When American troops invaded a strategically located nation halfway around the world, supporters hailed it as a blow for the freedom of an oppressed people. And so the nation was shocked when full-scale insurrection arose just a year later. One baffled newspaper called the rebellion “the insane attack of these people on their liberators.”That chaos and confusion are painfully well known to Americans familiar with the U.S. boondoggle in Iraq during the mid-2000s. But the events described by author Stephen Kinzer in his new book, The True Flag: Theodore Roosevelt, Mark Twain, and the Birth of American Empire, happened more than a century ago, after American forces conquered the Philippines in the Spanish-American War of 1898. It was a moment when everything changed for U.S. foreign and military policy.
Kinzer—a veteran foreign correspondent who’s now a senior fellow at the Watson Institute—does a remarkable job of showing how the debates over U.S. global might and imperialism that exploded into view during the Vietnam War and that were rekindled during recent wars in Iraq and Afghanistan are nothing new. In fact, they can be traced back to the turn of the twentieth century, when Americans were torn apart over whether foreign conquest was a logical outgrowth of the emergence of the United States as a powerhouse of the Industrial Revolution. In many ways The True Flag brings the career of Kinzer—who first made a name for himself covering U.S. meddling in Nicaragua for the New York Times during the 1980s—back full circle on the central question of whether or not America’s foreign policy is a force for good in the world.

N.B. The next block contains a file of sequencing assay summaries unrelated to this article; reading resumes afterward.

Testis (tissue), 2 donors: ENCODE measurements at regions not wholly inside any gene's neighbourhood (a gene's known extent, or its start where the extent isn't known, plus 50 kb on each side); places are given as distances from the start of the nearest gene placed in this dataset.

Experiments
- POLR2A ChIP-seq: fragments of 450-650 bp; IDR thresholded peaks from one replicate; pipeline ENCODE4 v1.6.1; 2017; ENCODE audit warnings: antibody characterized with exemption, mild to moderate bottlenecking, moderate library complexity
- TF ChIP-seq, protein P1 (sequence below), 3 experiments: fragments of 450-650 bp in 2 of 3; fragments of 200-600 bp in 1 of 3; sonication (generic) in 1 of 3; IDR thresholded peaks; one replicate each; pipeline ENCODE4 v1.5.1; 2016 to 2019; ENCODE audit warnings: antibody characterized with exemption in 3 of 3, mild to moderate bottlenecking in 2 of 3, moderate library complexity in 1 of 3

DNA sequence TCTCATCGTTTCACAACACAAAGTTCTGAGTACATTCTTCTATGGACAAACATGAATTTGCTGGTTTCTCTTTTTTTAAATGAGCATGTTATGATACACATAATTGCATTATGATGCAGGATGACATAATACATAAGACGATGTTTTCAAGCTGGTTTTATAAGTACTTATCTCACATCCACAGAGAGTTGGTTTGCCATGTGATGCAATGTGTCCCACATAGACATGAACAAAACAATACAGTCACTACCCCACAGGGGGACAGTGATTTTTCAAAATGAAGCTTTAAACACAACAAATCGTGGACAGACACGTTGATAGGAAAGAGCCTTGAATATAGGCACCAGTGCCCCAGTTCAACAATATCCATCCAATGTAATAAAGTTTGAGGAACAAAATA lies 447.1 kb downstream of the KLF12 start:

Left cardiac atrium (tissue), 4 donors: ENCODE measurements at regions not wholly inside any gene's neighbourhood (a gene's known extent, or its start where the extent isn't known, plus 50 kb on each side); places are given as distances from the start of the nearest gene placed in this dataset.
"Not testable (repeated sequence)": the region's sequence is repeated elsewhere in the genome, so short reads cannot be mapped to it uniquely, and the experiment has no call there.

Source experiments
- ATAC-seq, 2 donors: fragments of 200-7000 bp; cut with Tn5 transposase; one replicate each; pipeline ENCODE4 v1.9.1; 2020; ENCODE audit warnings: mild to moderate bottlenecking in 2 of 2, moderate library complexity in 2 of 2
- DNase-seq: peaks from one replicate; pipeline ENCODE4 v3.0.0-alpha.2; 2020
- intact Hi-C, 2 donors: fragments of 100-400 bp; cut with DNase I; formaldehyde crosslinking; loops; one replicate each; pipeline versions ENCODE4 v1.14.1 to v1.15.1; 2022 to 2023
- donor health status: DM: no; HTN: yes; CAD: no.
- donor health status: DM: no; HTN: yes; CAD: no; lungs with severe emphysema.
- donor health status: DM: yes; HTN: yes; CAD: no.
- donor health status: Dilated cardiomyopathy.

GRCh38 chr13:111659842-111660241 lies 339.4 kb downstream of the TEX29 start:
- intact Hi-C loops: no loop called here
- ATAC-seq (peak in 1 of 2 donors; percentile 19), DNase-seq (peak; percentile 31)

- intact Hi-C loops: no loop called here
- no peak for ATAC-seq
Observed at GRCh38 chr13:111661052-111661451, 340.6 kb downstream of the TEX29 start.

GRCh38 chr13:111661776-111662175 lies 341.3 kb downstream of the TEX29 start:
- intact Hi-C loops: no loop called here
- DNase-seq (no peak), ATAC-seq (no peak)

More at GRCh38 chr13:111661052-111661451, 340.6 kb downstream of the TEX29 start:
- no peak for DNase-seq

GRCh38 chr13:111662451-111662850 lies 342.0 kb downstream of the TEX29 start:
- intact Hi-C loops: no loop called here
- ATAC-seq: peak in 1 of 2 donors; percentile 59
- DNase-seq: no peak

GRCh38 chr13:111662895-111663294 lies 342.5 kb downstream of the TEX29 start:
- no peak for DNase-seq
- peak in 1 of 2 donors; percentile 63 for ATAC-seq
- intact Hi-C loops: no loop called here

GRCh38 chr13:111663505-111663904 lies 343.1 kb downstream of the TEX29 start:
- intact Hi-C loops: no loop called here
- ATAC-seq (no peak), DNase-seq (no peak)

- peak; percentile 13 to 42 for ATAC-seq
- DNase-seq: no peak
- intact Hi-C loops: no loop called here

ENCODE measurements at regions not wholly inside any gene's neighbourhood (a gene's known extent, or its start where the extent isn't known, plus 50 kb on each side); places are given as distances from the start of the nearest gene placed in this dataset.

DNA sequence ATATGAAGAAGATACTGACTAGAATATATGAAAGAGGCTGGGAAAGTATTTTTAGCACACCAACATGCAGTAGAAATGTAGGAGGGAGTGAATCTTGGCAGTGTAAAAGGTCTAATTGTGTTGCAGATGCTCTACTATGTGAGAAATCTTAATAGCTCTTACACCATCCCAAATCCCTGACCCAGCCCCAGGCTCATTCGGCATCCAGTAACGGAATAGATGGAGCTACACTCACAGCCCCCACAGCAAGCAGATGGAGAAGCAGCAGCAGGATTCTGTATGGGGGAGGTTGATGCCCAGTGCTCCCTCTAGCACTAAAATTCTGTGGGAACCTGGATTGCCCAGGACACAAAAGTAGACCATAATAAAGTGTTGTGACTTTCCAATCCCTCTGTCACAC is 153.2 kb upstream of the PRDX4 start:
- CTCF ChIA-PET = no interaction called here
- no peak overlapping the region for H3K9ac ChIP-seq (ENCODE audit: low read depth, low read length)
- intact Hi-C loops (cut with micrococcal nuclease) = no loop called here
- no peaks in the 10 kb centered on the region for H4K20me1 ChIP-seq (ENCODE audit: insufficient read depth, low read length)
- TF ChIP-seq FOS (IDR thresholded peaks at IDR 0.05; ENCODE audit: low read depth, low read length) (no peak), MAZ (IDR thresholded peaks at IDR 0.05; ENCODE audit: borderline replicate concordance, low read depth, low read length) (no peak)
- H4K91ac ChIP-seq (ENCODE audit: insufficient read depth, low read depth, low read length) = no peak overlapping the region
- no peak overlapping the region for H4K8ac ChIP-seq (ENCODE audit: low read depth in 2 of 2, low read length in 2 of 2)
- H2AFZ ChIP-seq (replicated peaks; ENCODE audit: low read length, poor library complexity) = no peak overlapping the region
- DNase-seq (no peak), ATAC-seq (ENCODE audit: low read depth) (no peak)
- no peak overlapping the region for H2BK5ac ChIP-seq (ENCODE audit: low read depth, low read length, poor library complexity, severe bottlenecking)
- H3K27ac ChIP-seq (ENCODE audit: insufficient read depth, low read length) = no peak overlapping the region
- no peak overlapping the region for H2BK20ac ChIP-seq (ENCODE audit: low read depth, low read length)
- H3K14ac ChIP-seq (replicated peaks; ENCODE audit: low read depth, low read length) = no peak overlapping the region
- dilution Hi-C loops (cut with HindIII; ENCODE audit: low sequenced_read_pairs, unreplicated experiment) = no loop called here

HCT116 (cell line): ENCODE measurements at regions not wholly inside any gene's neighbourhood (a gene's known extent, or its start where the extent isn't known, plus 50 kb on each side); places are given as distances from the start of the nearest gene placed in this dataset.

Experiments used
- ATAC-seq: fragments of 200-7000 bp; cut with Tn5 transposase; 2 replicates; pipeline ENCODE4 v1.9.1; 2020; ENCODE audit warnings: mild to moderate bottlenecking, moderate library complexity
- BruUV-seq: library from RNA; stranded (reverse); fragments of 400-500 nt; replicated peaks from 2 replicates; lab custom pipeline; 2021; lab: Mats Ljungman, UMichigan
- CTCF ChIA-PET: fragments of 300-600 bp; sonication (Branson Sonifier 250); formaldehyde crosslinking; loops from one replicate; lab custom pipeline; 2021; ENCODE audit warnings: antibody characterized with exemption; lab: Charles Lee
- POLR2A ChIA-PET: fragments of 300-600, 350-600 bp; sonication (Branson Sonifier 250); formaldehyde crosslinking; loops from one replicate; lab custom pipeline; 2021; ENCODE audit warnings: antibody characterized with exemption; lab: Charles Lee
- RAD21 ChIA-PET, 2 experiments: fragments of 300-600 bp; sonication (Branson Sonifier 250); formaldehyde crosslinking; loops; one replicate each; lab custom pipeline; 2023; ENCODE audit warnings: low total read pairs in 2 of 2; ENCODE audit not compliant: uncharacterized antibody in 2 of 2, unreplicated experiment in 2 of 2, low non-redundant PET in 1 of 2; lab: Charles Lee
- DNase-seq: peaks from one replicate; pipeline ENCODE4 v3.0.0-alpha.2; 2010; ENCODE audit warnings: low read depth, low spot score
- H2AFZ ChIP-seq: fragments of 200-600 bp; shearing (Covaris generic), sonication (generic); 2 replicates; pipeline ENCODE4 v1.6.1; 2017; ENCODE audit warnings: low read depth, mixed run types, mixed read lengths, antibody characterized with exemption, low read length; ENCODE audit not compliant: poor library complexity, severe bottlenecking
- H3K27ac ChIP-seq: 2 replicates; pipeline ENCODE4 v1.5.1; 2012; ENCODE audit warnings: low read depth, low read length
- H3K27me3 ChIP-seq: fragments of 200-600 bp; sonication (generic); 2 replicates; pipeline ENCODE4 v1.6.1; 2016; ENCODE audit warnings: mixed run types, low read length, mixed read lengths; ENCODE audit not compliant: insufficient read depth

Those questions were no easier to answer in 1898 than they are today. Roosevelt—brilliant yet oddly buffoonish in his pursuit of machismo as leader of the so-called “Rough Riders” in the Cuban conflict—had powerful pro-imperialism allies in the wonkish Senator Henry Cabot Lodge and the yellow journalist William Randolph Hearst. Although their emotional, flag-waving jingoism was an almost irresistible force, an unlikely band of anti-imperialist allies, from the industrialist Andrew Carnegie to the populist William Jennings Bryan, still managed to make a case against interventionism that persists in the American zeitgeist to this day.
Writing in a crisp, fast-moving journalistic style, Kinzer recaptures the exact moment when Americans’ ideas about our place in the world were very much up for grabs. One oddity is that Twain, despite his top billing, seems to enter the story surprisingly late, too late for his sharp denunciations of the U.S. occupation in the Philippines to have much real impact.
Still, many readers, knowing how the next hundred years would play out, will find little to disagree with in Kinzer’s argument against the naive “illusion” that “America’s inherent benevolence … made it unlike any previous great power.”